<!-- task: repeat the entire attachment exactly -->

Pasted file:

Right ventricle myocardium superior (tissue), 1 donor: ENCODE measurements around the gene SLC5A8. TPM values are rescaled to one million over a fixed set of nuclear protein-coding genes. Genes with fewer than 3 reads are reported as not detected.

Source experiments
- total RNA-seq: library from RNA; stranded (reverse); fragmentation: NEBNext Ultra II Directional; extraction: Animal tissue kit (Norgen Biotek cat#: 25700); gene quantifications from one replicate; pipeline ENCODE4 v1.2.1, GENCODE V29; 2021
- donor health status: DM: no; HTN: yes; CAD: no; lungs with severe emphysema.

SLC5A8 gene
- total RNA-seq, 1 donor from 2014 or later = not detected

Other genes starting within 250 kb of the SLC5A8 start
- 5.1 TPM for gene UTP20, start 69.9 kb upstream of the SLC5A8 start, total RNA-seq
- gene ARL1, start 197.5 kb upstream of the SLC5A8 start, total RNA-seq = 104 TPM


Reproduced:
Right ventricle myocardium superior (tissue), 1 donor: ENCODE measurements around the gene SLC5A8. TPM values are rescaled to one million over a fixed set of nuclear protein-coding genes. Genes with fewer than 3 reads are reported as not detected.

Source experiments
- total RNA-seq: library from RNA; stranded (reverse); fragmentation: NEBNext Ultra II Directional; extraction: Animal tissue kit (Norgen Biotek cat#: 25700); gene quantifications from one replicate; pipeline ENCODE4 v1.2.1, GENCODE V29; 2021
- donor health status: DM: no; HTN: yes; CAD: no; lungs with severe emphysema.

SLC5A8 gene
- total RNA-seq, 1 donor from 2014 or later = not detected

Other genes starting within 250 kb of the SLC5A8 start
- 5.1 TPM for gene UTP20, start 69.9 kb upstream of the SLC5A8 start, total RNA-seq
- gene ARL1, start 197.5 kb upstream of the SLC5A8 start, total RNA-seq = 104 TPM